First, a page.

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JULY 17, 2000 VOL. 156 NO. 2

Illustration for TIME by Anne Yvonne Gilbert.

Finding Rustic Charm Down on the Farm

Old Macdonald had a farm, but he never marketed it as a tourist attraction. Too bad. All over the world, farms and ranches are turning the curiosity of city slickers into a profitable sideline. In Asia, which certainly doesn't lack for agriculture, agro-tourism is a relatively new phenomenon. But the region offers some interesting opportunities to go rustic.

One of them is in, of all places, crowded Hong Kong. Kadoorie Farm and Botanic Garden, tel. (852) 2488-1317, in the New Territories, an hour by public transport from Hong Kong island, focuses on conservation and devotes a portion of its 350 hectares to the organic production of local vegetables. Staff teach farmers ecologically sustainable methods, such as composting and forgoing pesticide sprays. Most farmers grow green vegetables such as choi sum and pak choi and raise cows, chickens and other livestock. The farm is a hit with local schoolchildren who visit to get a glimpse, for example, of a pig before it becomes pork. You can visit the farm's website at

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Malaysia has a government-sponsored homestay program that allows tourists to experience life in traditional villages. As of this month, visitors to Kampong Relau in Kedah state can stay in chalets or local village houses. This is a hands-on program, with guests picking their own vegetables and fishing for their dinner. Villagers give lessons in how to cook local curries as well as delicacies like dodol, a soft cake made from durian, coconut and glutinous rice. Tel. (604) 582-4122.

Yunnan province, in western China, is popular for its ethnic diversity: it is home to 26 distinct minority communities, including the Naxi, Bai and Hani. Travelers can stay in village homes and watch families farm. Oliver Huang, a spokesman for the Yunnan Provincial Tourism Administration, says part of the fun is seeing the tight-knit community at work. "All the ethnic groups have their own ways to amuse themselves while farming, like singing in the fields," he says. On the family-owned plots, farmers grow wheat, rice and assorted fruits and vegetables. Tel. (86871) 352-8230.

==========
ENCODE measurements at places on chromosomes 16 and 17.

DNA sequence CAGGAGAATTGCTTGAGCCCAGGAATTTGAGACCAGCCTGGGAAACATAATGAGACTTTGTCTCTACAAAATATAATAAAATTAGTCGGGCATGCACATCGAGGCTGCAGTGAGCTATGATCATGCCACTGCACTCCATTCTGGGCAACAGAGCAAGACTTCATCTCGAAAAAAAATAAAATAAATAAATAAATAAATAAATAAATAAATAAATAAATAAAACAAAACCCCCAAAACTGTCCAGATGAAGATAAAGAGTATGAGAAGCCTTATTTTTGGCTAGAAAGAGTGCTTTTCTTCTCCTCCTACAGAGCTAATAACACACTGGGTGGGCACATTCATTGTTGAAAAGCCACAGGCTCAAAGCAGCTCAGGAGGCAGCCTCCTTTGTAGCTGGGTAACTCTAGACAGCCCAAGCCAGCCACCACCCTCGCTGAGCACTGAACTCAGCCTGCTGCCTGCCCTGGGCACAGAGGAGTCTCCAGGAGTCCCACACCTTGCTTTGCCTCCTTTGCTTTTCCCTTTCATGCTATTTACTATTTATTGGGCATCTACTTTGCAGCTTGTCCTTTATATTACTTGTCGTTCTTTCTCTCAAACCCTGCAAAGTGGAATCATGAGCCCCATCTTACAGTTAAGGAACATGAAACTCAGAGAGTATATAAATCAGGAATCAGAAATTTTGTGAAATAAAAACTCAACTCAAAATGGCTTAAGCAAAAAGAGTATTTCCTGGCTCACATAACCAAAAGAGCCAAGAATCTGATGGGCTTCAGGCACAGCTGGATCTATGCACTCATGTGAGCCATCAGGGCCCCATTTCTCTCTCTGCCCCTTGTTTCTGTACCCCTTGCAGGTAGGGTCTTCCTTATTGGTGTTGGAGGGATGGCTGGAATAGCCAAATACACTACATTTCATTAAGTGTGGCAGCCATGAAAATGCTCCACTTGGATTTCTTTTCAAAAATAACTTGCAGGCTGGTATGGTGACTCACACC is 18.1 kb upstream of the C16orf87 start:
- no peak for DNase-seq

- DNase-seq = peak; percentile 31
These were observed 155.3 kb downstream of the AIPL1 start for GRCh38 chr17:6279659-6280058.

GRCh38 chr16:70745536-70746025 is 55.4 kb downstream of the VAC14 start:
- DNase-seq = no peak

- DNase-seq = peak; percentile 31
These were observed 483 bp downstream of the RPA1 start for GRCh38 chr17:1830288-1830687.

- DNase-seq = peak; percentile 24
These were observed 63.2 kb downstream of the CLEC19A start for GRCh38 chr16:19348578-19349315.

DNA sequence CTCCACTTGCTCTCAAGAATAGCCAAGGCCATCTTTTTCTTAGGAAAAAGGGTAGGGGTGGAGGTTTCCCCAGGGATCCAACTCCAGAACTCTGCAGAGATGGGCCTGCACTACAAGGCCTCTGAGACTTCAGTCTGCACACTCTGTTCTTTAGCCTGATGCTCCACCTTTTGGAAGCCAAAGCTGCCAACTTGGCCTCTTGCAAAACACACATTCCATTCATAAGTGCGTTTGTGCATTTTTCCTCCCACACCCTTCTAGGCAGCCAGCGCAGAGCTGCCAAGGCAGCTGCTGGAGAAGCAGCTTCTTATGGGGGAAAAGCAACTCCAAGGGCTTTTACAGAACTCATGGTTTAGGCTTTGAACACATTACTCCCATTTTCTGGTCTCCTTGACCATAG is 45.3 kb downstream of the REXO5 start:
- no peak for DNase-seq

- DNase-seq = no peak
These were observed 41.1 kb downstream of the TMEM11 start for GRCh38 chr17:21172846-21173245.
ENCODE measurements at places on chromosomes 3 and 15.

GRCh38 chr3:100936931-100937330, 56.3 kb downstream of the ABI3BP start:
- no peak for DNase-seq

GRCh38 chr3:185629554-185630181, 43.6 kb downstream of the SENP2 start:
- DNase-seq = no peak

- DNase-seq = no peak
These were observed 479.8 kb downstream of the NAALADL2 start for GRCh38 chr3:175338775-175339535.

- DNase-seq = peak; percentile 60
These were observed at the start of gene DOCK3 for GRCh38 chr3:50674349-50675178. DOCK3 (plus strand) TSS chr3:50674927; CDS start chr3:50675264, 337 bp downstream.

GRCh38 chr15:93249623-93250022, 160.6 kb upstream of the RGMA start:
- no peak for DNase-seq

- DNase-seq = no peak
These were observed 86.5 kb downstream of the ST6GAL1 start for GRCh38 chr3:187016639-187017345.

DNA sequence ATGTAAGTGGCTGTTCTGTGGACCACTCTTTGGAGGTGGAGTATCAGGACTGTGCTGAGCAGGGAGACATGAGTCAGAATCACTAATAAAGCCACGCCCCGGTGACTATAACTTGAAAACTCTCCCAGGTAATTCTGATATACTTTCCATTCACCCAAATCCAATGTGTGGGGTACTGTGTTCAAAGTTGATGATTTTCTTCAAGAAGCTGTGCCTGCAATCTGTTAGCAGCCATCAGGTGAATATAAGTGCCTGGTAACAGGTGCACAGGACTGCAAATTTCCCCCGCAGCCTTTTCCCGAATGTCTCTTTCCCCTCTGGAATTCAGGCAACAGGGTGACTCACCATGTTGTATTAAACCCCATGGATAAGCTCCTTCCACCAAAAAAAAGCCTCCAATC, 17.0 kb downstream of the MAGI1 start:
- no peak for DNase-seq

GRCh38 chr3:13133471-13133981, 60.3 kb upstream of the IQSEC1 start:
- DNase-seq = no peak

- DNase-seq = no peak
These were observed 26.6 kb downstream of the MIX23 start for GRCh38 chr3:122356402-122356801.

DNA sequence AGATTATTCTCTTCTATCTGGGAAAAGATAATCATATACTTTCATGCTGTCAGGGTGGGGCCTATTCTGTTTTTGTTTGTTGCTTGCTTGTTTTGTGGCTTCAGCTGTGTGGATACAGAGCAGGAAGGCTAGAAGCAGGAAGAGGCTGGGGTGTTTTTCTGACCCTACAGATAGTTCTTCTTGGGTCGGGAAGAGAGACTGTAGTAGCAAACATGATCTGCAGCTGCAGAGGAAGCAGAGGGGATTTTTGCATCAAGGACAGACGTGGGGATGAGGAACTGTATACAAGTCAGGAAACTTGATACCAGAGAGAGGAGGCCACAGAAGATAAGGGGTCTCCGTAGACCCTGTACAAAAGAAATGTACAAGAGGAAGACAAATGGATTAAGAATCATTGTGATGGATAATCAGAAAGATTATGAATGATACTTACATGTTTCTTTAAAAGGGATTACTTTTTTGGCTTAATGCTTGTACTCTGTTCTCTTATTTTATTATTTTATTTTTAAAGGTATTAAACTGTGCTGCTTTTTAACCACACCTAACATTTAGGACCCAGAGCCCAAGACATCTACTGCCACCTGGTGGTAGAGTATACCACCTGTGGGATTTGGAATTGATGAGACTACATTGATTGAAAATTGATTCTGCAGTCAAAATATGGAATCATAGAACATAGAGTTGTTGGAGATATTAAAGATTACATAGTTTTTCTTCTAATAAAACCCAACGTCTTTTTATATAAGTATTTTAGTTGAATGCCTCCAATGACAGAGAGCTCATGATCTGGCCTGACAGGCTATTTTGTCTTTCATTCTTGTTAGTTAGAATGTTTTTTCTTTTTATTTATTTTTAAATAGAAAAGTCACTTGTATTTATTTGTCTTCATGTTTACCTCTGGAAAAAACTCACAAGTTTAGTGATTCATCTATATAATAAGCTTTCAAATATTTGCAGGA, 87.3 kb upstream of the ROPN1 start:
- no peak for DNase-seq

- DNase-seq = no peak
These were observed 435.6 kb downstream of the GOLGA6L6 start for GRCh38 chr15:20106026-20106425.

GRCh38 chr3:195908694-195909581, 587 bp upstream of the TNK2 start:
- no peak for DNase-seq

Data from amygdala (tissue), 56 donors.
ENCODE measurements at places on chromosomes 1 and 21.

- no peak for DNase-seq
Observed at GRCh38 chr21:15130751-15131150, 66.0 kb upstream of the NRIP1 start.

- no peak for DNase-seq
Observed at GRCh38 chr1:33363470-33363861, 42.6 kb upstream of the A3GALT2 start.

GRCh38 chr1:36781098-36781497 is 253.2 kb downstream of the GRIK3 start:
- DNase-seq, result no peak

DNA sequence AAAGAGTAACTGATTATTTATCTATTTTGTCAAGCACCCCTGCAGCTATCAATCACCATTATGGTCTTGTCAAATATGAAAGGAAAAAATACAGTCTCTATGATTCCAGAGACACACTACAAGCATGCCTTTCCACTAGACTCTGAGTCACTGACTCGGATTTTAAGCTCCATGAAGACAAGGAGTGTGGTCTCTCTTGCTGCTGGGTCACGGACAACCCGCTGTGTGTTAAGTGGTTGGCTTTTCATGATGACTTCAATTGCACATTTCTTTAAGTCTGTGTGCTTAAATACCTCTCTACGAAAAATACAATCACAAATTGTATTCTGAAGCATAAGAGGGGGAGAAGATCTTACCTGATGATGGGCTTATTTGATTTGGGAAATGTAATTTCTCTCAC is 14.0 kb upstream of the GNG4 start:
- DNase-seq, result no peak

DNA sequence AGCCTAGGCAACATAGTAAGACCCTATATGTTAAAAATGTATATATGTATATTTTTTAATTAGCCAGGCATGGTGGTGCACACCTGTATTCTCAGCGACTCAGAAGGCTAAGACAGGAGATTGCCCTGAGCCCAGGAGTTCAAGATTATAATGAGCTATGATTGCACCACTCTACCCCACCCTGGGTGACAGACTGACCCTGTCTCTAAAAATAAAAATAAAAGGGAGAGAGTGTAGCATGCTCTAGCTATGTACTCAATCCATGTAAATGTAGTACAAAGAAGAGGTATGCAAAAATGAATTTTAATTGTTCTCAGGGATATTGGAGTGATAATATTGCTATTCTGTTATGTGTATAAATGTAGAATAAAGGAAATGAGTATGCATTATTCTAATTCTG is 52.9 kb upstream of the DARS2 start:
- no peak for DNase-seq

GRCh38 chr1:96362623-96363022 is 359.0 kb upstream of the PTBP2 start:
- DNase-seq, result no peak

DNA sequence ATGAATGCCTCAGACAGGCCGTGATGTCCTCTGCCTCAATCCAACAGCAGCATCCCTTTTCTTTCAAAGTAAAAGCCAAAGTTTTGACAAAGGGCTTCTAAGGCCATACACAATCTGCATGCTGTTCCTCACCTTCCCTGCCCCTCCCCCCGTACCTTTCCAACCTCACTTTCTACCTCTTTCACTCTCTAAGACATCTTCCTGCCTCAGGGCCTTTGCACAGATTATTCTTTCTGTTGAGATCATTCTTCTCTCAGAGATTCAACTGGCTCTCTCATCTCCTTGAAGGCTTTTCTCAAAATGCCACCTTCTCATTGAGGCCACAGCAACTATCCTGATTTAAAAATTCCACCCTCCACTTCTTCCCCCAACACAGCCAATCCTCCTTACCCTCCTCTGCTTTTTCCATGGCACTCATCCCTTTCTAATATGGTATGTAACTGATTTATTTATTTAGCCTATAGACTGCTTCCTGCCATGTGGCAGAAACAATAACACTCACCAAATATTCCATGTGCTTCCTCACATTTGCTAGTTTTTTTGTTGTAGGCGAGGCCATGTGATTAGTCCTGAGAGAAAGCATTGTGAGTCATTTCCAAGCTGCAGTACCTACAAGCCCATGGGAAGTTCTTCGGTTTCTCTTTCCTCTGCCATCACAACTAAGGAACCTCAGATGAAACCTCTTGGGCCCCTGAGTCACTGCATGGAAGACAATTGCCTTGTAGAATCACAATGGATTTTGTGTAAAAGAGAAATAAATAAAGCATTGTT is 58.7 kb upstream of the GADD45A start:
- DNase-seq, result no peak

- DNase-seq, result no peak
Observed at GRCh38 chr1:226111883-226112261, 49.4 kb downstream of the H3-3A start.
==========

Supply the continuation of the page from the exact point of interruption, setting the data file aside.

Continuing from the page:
In Japan, Daioh Wasabi Farm in Nagano is one of the country's largest, covering 15 hectares. Wasabi—the base for the famously fiery green paste —is grown through beds of sand through which water constantly flows. The farm doesn't provide English-speaking guides, but if you hire your own interpreter, Japan Travel Bureau will organize a tour. Tel. (813) 5620-9500.

In Ayutthaya and Ang-Thong in central Thailand, tourists can visit rice fields and see traditional methods of fishing and mushroom-growing. In eastern and northern Thailand, fruit farming is popular, and visitors can pick mangoes, rambutans and durians. Contact the Tourism Association of Thailand at (661) 694-1222.

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